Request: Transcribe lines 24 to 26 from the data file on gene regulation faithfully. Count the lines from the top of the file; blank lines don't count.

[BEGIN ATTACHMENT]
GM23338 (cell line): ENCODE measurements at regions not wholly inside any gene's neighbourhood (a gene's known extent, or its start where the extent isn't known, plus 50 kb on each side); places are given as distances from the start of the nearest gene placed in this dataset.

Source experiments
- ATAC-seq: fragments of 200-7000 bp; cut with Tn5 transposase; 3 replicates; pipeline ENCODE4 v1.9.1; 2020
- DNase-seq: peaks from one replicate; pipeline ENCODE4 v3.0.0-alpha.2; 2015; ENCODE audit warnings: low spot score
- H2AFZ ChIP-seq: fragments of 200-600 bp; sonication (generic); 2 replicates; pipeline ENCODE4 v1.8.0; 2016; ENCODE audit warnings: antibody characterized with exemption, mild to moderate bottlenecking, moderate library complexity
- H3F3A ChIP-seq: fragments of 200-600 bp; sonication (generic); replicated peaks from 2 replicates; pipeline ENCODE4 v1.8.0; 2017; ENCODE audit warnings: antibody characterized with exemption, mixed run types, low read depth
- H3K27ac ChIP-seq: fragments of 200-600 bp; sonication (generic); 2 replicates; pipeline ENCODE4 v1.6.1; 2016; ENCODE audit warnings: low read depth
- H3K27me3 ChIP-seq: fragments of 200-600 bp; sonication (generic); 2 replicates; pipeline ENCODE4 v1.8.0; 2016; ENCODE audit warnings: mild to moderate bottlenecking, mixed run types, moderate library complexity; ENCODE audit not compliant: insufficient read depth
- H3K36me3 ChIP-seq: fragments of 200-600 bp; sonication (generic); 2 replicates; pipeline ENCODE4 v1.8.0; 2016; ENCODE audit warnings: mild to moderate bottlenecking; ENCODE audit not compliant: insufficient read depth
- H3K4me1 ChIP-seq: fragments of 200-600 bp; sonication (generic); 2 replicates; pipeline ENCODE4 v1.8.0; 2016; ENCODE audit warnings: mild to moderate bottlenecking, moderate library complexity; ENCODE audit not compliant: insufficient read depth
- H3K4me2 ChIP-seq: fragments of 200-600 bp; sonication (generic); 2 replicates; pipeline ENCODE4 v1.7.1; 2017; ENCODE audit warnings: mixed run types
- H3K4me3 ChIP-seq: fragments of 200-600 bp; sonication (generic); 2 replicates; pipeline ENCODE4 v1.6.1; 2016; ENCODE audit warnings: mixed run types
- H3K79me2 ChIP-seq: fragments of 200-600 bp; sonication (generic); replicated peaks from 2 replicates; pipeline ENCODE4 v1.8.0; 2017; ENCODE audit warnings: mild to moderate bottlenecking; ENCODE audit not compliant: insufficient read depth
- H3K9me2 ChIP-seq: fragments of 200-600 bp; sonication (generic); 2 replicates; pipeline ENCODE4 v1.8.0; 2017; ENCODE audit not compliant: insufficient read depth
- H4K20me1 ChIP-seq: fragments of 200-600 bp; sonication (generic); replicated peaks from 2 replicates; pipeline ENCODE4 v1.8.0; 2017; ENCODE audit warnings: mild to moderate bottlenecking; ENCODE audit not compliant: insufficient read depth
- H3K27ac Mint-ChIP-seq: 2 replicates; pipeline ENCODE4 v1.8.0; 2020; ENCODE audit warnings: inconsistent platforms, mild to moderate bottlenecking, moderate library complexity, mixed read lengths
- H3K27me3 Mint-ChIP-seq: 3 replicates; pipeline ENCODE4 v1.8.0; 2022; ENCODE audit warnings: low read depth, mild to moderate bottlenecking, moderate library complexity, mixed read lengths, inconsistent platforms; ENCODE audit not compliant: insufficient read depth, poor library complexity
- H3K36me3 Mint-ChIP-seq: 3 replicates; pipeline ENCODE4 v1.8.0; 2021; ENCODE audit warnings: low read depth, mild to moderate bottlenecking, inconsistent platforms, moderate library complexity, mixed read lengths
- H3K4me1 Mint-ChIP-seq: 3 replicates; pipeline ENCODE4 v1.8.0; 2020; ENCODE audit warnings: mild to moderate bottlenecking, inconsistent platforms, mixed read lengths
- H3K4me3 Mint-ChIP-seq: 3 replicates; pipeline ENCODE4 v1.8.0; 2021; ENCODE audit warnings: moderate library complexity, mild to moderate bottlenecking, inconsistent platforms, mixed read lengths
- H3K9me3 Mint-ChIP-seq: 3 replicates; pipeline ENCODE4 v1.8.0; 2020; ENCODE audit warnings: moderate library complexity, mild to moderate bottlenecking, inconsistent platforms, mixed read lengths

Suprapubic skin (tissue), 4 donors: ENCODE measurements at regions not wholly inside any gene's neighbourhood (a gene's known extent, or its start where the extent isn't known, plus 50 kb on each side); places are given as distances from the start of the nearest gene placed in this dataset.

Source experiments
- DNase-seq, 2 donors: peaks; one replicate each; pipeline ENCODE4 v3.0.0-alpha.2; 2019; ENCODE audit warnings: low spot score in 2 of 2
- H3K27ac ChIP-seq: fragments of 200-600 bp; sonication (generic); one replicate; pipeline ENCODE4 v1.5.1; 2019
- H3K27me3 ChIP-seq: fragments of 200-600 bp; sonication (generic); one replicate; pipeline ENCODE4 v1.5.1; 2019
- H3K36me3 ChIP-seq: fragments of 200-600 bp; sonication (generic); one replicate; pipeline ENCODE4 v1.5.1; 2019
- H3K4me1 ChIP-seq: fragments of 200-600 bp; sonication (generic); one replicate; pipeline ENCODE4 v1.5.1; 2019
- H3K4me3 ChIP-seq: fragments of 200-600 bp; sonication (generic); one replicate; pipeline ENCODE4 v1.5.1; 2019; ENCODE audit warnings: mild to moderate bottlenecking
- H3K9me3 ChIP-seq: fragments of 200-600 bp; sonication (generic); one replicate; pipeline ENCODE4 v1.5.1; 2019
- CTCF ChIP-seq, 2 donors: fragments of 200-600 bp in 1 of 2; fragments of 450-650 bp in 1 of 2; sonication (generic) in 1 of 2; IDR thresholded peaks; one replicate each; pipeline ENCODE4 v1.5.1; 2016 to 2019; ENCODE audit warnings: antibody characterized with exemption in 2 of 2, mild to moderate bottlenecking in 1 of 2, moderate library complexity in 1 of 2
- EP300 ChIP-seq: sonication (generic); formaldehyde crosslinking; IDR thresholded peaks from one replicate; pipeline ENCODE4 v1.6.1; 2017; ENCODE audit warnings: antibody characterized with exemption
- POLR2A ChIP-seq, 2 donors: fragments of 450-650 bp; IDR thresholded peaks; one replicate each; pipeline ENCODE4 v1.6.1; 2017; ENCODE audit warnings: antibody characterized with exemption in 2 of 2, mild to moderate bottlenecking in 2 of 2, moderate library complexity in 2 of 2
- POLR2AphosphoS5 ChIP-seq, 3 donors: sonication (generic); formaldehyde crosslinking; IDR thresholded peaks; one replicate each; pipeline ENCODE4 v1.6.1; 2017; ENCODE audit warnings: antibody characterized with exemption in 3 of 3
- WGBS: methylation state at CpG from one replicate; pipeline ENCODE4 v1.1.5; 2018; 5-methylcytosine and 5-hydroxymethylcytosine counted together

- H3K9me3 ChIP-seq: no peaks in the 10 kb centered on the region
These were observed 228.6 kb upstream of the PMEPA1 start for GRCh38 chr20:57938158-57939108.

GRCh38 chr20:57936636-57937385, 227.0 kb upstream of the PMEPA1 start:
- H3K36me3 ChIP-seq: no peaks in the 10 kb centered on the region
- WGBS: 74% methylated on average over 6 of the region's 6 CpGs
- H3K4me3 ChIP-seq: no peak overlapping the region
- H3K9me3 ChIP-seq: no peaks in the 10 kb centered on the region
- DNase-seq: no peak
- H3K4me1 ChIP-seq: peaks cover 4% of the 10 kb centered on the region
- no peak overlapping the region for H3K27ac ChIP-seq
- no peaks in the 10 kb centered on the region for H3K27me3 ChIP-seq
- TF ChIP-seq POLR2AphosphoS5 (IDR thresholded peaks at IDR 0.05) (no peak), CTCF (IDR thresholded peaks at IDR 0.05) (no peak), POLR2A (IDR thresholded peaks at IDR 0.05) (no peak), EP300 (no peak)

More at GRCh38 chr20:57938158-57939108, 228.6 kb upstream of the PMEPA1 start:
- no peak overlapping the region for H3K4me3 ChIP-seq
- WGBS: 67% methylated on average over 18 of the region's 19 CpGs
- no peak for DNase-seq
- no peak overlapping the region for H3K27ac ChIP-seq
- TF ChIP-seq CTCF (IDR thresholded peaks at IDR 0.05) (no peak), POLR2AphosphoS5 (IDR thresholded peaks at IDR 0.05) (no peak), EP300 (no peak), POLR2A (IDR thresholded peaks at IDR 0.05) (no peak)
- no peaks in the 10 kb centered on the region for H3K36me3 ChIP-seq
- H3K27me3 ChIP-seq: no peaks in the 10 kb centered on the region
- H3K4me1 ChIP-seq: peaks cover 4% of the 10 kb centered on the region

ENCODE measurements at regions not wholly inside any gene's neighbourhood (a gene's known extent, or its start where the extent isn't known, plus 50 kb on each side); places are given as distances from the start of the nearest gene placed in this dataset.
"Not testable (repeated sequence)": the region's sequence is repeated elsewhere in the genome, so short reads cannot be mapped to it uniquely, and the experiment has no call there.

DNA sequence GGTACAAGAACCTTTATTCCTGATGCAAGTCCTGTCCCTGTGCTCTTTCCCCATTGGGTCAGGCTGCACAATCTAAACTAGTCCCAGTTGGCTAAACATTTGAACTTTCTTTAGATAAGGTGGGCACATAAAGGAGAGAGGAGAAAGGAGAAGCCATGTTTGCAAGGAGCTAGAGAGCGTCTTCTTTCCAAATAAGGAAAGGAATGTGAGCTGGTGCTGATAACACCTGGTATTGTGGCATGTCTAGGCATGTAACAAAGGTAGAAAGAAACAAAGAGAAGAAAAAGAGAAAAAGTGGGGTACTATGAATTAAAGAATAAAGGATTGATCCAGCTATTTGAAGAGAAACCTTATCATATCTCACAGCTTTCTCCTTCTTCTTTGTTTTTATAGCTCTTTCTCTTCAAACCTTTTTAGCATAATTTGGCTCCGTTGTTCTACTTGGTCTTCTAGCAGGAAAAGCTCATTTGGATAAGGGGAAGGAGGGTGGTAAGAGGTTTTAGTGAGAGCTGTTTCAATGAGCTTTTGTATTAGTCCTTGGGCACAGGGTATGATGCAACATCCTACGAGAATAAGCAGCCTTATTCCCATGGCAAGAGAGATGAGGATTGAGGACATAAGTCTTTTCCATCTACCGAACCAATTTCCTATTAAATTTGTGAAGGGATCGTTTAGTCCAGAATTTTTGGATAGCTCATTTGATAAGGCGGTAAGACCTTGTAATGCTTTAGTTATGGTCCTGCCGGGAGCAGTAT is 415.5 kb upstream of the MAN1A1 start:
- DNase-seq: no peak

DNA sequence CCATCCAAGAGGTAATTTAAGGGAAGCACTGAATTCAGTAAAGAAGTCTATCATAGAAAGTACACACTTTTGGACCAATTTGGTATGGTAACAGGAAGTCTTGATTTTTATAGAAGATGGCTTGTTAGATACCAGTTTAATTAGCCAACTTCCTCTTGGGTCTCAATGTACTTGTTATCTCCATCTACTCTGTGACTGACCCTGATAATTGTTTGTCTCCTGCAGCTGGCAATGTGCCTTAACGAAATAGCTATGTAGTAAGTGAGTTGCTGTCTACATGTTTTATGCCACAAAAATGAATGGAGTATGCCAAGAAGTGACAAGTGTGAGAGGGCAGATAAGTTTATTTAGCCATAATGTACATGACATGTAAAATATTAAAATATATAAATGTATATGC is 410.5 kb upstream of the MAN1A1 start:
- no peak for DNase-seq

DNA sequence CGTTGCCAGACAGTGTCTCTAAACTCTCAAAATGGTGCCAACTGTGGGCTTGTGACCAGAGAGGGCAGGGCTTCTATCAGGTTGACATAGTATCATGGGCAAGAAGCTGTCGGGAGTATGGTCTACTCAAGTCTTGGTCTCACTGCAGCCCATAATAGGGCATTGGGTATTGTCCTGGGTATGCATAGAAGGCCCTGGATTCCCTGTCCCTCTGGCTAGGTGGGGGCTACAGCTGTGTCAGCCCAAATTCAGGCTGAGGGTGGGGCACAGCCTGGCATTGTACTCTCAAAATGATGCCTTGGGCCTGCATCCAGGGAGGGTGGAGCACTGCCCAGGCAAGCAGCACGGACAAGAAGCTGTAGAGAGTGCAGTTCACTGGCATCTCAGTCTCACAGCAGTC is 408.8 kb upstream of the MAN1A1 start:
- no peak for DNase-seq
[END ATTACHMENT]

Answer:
- DNase-seq, 2 donors: peaks; one replicate each; pipeline ENCODE4 v3.0.0-alpha.2; 2019; ENCODE audit warnings: low spot score in 2 of 2
- H3K27ac ChIP-seq: fragments of 200-600 bp; sonication (generic); one replicate; pipeline ENCODE4 v1.5.1; 2019
- H3K27me3 ChIP-seq: fragments of 200-600 bp; sonication (generic); one replicate; pipeline ENCODE4 v1.5.1; 2019